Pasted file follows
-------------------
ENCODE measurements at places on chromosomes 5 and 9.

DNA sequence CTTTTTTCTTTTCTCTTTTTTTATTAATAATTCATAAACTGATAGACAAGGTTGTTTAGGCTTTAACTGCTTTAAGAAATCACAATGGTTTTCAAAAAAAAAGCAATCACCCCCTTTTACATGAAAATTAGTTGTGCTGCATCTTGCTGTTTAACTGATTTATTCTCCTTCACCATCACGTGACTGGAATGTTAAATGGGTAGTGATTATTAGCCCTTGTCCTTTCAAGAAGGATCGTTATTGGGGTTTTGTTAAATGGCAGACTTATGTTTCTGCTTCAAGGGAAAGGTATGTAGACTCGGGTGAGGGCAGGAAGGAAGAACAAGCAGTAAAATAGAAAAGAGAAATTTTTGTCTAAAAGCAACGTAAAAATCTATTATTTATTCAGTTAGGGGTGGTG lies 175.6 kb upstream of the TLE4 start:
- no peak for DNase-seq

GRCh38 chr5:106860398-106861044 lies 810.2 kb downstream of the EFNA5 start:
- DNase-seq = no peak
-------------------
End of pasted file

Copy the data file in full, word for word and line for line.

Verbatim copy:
ENCODE measurements at places on chromosomes 5 and 9.

DNA sequence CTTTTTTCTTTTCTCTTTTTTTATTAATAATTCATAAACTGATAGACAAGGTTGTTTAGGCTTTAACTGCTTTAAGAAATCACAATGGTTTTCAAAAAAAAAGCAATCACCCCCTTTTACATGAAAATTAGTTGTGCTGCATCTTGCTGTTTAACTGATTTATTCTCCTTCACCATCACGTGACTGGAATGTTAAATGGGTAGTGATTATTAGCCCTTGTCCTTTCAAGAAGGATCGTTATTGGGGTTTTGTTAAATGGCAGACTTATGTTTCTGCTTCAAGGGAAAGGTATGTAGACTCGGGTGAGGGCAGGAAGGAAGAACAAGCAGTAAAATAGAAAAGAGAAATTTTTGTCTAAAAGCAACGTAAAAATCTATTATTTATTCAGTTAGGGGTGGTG lies 175.6 kb upstream of the TLE4 start:
- no peak for DNase-seq

GRCh38 chr5:106860398-106861044 lies 810.2 kb downstream of the EFNA5 start:
- DNase-seq = no peak